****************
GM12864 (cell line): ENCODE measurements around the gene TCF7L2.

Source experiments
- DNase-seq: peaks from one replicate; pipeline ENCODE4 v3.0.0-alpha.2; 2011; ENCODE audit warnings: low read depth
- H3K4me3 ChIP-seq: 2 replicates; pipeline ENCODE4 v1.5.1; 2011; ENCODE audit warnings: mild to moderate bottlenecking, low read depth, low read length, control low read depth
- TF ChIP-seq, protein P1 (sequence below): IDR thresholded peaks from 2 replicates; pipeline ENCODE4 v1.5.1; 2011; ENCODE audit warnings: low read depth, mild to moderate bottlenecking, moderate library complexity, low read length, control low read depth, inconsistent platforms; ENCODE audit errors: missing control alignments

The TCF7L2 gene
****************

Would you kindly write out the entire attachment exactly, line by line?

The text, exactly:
GM12864 (cell line): ENCODE measurements around the gene TCF7L2.

Source experiments
- DNase-seq: peaks from one replicate; pipeline ENCODE4 v3.0.0-alpha.2; 2011; ENCODE audit warnings: low read depth
- H3K4me3 ChIP-seq: 2 replicates; pipeline ENCODE4 v1.5.1; 2011; ENCODE audit warnings: mild to moderate bottlenecking, low read depth, low read length, control low read depth
- TF ChIP-seq, protein P1 (sequence below): IDR thresholded peaks from 2 replicates; pipeline ENCODE4 v1.5.1; 2011; ENCODE audit warnings: low read depth, mild to moderate bottlenecking, moderate library complexity, low read length, control low read depth, inconsistent platforms; ENCODE audit errors: missing control alignments

The TCF7L2 gene